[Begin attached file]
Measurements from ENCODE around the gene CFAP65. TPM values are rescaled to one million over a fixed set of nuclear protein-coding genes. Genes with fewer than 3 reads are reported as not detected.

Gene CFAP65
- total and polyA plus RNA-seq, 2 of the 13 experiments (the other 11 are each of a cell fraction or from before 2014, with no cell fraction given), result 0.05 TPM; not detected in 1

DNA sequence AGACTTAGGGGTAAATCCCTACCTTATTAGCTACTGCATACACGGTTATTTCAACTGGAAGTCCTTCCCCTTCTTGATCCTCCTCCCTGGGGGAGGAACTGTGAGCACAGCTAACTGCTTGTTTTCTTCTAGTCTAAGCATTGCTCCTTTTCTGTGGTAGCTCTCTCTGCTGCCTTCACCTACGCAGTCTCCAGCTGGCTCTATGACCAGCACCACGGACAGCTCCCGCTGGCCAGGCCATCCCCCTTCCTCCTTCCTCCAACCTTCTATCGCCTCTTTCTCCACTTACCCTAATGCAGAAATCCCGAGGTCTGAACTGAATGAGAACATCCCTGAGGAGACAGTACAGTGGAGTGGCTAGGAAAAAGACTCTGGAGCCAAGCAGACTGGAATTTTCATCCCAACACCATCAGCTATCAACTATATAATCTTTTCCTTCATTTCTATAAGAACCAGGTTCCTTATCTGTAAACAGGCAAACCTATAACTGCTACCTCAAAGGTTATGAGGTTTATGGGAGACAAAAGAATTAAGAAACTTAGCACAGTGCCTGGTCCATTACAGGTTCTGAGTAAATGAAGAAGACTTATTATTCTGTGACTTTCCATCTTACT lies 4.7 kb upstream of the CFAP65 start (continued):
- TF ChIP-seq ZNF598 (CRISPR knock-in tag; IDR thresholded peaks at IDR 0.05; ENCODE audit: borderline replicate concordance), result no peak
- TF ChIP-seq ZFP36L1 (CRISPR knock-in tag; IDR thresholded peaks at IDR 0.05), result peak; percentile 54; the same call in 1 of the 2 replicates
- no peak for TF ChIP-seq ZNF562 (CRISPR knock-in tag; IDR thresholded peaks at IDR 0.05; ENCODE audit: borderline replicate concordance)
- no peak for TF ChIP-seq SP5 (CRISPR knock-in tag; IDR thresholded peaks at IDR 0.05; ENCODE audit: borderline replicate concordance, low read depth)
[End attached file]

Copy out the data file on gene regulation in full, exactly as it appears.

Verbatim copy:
Measurements from ENCODE around the gene CFAP65. TPM values are rescaled to one million over a fixed set of nuclear protein-coding genes. Genes with fewer than 3 reads are reported as not detected.

Gene CFAP65
- total and polyA plus RNA-seq, 2 of the 13 experiments (the other 11 are each of a cell fraction or from before 2014, with no cell fraction given), result 0.05 TPM; not detected in 1

DNA sequence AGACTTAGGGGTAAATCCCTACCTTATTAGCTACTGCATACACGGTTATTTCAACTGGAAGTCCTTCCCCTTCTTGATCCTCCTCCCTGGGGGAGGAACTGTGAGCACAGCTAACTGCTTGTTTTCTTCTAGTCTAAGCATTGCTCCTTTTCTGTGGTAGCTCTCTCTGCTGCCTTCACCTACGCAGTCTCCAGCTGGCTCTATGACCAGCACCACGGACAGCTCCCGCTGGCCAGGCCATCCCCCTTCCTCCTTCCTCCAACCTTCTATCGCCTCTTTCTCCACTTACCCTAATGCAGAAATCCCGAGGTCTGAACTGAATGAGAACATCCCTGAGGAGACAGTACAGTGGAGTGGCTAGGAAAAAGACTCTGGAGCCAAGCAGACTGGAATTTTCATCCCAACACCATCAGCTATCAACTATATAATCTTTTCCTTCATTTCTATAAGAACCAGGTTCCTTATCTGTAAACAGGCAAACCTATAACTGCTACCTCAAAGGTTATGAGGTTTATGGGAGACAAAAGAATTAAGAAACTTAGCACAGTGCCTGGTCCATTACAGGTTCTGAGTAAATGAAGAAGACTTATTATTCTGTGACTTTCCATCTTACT lies 4.7 kb upstream of the CFAP65 start (continued):
- TF ChIP-seq ZNF598 (CRISPR knock-in tag; IDR thresholded peaks at IDR 0.05; ENCODE audit: borderline replicate concordance), result no peak
- TF ChIP-seq ZFP36L1 (CRISPR knock-in tag; IDR thresholded peaks at IDR 0.05), result peak; percentile 54; the same call in 1 of the 2 replicates
- no peak for TF ChIP-seq ZNF562 (CRISPR knock-in tag; IDR thresholded peaks at IDR 0.05; ENCODE audit: borderline replicate concordance)
- no peak for TF ChIP-seq SP5 (CRISPR knock-in tag; IDR thresholded peaks at IDR 0.05; ENCODE audit: borderline replicate concordance, low read depth)